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Wednesday, May 29, 2024
The Observer

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Watcher: The siren song of independent streaming

Nowadays, it feels like everyone and their brother wants you to pay for their monthly subscription service. YouTube channel Watcher is no exception.

Watcher was founded in 2020 by Steven Lim, Shane Madej and Ryan Bergara, all former BuzzFeed employees who split from the company in order to form their own independent production studio. Madej and Bergara in particular had amassed a huge fanbase through their work on “Buzzfeed Unsolved”. People were willing to follow them, and their banter-filled believer/skeptic dynamic, to the new channel. Watcher found success in its creation of new series, such as “Puppet History” and “Dish Granted,” as well as retooled reboots of both the “True Crime” and “Supernatural” seasons of “Buzzfeed Unsolved” — now called “Mystery Files” and “Ghost Files,” respectively.

The channel came under fire last Friday after uploading a video titled “Goodbye YouTube,” in which they announced that moving forward, all of their content would be paywalled behind a streaming subscription service. They stated specifically that the rate of $6 per month was chosen because “anybody and everybody is able to afford it” — which brought significant backlash, especially considering that until now, their content has been entirely free to watch on YouTube. The channel then released an apology video on Monday, walking back their original subscription plan. Instead, they plan to release new content a month early on their streaming platform, while their archive of past videos will continue to remain free and available on their YouTube channel.

Their decision to create their own paid content platform may seem strange, but it isn’t unheard of. Many fans have compared Watcher to Dropout (formerly known as CollegeHumor), another production company with its own independent streaming service available for the same monthly rates as Watcher. Dropout now produces mostly unscripted long-form television content, such as “Game Changer” and “Very Important People,” but when the streaming platform launched in 2018, they were known for their short-form online sketch comedy. By the mid-2010s, the YouTube algorithm had stopped favoring these shorter scripted videos. Advertisers were also unwilling to partner with content that they deemed questionable — a trend now referred to as an “adpocalypse.” Wanting to both continue creating mature and uncensored content and generate revenue from their work, Dropout launched its own streaming service, which boasts ad-free and exclusive content while continuing to upload their usual videos on YouTube.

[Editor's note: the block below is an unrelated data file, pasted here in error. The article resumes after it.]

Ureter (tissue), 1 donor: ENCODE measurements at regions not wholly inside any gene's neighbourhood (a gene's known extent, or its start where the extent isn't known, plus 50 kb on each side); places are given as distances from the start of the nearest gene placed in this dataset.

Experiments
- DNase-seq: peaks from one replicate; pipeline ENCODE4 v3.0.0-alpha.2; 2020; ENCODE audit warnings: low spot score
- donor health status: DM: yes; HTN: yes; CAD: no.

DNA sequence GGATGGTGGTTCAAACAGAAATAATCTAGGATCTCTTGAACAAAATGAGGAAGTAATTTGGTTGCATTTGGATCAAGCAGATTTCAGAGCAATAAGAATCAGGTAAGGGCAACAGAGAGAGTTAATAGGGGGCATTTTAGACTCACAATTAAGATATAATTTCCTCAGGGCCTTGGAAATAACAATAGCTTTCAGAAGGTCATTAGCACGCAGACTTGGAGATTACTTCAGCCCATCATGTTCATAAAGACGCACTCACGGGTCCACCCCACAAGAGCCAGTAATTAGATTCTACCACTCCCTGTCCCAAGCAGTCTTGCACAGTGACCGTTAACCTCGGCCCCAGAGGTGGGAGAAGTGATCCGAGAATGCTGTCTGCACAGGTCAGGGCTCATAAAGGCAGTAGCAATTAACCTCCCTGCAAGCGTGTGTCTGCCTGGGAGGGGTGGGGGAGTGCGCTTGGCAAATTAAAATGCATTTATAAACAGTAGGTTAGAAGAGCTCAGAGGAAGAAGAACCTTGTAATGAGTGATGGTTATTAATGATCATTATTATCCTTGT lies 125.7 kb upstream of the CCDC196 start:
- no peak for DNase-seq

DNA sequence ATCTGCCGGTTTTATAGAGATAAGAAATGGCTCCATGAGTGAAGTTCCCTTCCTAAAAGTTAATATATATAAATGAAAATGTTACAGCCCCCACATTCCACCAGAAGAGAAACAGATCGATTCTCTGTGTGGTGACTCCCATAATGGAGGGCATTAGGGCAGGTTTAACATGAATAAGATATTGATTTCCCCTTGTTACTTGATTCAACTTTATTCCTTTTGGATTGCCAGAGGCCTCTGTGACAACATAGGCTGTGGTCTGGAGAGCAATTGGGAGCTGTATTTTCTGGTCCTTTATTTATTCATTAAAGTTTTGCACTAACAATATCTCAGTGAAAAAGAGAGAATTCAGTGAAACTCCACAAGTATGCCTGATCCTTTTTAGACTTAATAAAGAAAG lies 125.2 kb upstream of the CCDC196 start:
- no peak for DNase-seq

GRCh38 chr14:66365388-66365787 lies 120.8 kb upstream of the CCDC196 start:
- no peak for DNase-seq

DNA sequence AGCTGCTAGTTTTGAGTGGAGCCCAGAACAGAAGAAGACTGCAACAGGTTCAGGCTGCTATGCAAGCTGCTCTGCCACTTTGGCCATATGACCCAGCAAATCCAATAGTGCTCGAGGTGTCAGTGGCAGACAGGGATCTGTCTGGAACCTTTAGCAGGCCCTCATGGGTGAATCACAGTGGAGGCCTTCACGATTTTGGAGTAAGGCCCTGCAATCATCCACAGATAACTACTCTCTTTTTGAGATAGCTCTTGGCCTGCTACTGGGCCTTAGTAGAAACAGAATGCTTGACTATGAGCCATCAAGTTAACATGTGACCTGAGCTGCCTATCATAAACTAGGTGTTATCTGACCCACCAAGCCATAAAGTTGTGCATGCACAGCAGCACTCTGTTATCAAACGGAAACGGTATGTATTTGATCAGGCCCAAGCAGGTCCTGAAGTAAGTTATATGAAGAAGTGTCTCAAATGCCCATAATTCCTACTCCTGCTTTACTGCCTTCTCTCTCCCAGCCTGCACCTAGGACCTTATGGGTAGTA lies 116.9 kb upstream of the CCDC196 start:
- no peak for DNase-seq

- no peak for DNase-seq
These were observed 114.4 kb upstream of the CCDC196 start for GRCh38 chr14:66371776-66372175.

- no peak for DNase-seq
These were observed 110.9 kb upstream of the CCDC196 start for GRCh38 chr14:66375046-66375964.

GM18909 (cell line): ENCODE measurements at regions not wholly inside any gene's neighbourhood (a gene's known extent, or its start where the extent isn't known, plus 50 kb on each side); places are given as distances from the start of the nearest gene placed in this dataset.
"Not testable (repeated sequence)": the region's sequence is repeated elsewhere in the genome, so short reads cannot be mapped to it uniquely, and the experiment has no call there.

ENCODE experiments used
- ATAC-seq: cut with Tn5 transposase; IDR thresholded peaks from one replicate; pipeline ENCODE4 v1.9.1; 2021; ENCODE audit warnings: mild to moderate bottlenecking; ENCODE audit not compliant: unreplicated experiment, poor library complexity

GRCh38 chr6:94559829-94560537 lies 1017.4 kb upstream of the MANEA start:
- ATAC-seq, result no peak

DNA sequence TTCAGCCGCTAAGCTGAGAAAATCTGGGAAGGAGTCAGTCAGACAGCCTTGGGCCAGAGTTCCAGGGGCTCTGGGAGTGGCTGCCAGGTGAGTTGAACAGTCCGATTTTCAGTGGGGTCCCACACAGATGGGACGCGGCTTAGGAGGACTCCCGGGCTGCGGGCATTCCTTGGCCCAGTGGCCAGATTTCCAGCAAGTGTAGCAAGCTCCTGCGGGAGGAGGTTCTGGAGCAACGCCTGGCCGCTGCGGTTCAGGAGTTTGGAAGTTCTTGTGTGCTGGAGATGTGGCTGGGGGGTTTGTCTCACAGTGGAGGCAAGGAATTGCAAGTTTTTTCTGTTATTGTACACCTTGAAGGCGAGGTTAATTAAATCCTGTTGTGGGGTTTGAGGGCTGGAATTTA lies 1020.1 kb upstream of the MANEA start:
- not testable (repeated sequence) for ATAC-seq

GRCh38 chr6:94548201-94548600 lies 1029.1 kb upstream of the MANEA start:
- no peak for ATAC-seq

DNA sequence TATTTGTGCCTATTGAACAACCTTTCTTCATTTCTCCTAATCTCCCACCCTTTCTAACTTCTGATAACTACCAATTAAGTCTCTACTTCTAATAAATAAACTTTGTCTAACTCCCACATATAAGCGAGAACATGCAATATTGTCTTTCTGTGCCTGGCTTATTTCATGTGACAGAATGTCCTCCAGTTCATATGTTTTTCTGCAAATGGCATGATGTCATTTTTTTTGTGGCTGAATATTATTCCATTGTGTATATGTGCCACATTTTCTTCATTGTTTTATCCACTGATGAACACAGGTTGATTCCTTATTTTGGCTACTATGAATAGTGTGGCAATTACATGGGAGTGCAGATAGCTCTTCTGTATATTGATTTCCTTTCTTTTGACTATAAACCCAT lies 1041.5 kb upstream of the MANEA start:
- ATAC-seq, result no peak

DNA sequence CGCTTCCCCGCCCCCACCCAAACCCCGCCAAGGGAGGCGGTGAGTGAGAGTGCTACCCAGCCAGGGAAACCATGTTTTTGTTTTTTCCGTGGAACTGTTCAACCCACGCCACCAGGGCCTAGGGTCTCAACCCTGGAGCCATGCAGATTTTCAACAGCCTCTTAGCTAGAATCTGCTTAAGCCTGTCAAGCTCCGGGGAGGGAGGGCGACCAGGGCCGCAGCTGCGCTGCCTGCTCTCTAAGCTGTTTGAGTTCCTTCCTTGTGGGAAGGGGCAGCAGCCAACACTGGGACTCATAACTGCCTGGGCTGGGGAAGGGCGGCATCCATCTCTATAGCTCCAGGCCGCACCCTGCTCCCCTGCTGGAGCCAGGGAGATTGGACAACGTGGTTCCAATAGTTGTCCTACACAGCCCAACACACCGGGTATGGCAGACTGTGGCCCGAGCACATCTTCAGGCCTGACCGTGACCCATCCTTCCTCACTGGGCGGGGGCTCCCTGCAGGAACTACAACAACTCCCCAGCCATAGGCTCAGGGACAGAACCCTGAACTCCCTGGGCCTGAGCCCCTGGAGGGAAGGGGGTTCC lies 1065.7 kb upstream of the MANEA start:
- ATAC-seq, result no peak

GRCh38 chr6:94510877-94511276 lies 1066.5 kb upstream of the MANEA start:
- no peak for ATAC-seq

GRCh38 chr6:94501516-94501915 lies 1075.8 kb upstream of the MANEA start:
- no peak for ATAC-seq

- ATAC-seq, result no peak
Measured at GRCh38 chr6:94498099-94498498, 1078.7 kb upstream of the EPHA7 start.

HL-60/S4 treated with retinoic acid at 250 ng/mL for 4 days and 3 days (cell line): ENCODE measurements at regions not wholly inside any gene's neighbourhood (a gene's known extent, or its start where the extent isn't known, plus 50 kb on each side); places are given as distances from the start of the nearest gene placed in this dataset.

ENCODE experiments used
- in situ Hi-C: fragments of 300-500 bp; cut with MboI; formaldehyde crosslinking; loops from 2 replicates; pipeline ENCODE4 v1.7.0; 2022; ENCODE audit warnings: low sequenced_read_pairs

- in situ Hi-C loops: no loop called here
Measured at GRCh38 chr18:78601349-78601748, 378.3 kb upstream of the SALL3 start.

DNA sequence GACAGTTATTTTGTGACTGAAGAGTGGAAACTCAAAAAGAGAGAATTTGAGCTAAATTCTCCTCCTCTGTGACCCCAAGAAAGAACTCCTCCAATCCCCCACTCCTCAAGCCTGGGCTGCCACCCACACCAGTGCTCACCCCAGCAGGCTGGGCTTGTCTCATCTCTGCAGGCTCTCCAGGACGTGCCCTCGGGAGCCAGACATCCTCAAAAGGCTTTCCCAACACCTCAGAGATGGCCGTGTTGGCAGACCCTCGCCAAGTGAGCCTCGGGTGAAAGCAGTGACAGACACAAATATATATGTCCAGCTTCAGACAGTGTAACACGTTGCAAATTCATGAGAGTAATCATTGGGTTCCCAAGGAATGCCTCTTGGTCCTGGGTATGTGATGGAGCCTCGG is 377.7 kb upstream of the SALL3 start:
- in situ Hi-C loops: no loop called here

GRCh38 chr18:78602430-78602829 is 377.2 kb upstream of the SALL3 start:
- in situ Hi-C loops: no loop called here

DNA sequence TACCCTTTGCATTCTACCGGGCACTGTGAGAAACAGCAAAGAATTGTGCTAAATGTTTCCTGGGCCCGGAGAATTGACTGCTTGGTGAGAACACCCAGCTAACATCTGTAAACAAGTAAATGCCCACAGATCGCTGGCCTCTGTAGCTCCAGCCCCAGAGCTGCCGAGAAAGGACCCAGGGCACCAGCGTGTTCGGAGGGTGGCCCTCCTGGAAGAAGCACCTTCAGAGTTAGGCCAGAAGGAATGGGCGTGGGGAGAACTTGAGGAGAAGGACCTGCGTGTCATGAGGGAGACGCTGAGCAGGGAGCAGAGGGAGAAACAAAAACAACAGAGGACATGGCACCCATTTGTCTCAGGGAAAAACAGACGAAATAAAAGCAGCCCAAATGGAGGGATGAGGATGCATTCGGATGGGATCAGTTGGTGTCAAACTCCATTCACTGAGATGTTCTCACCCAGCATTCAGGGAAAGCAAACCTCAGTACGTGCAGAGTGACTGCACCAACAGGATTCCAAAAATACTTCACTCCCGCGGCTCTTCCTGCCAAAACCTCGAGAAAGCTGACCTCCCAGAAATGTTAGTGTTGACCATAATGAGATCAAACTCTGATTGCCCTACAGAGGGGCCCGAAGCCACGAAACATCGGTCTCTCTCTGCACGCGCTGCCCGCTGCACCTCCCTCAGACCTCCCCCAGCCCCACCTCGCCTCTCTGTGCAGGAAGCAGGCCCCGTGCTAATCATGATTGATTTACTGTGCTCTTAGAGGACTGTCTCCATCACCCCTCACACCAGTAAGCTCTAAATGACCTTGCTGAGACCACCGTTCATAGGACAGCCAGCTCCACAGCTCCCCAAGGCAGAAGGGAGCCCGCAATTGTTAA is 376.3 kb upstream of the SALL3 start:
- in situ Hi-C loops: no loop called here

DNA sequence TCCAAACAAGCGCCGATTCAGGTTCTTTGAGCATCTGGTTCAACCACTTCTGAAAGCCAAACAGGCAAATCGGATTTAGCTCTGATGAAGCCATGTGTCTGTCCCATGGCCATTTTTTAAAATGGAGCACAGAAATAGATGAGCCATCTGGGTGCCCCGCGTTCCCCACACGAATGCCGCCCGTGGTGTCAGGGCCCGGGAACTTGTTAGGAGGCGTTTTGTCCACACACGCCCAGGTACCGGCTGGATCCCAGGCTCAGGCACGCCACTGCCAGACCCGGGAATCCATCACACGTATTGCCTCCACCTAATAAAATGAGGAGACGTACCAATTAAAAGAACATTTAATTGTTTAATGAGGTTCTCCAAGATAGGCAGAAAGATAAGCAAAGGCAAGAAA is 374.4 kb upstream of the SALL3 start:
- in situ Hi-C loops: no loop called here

Watcher’s decision came under very different circumstances, however. To start, the channel is extraordinarily brand-friendly; excluding these recent videos about their streaming service and series trailers, most of their full-length content videos from the past several months contain sponsored advertisements. Their videos rarely feature mature content, and it doesn’t seem like that’s a direction that the studio is interested in exploring. Watcher also has a successful Patreon, which at the time of this article maintains over 13,000 members and generates additional revenue from merchandise sales and live shows. 

Creatives deserve to be paid fairly for their work, and it’s fully understandable for Watcher to want to expand their business model and increase their production value. Other YouTube-based enterprises, like Dropout, have found success in the subscription-based video model. The problem with Watcher’s approach lies not in its concept, but its execution. Fans felt like their loyalty had been betrayed by Watcher’s abandonment of YouTube as a platform, and many incorrectly assumed that the old videos would be taken down as well. Instead of a smooth transition to a subscription model, the change felt abrupt and, to many, incredibly greedy.

Although Watcher has apologized and changed their plans based on fans‘ feedback, it’s hard to imagine that their reputation will go unscathed. Much of their audience feels betrayed and taken advantage of. Several comments on both the original announcement and the apology video state that fans aren’t watching for incredibly high production value — they’re there for the on-screen dynamic between the leads, even when that dynamic was only present through yellow and blue text on a black screen. 

Watcher has lost more than a business opportunity. It has lost its down-to-earth reputation, and it’s hard to say whether or not the company will ever regain it.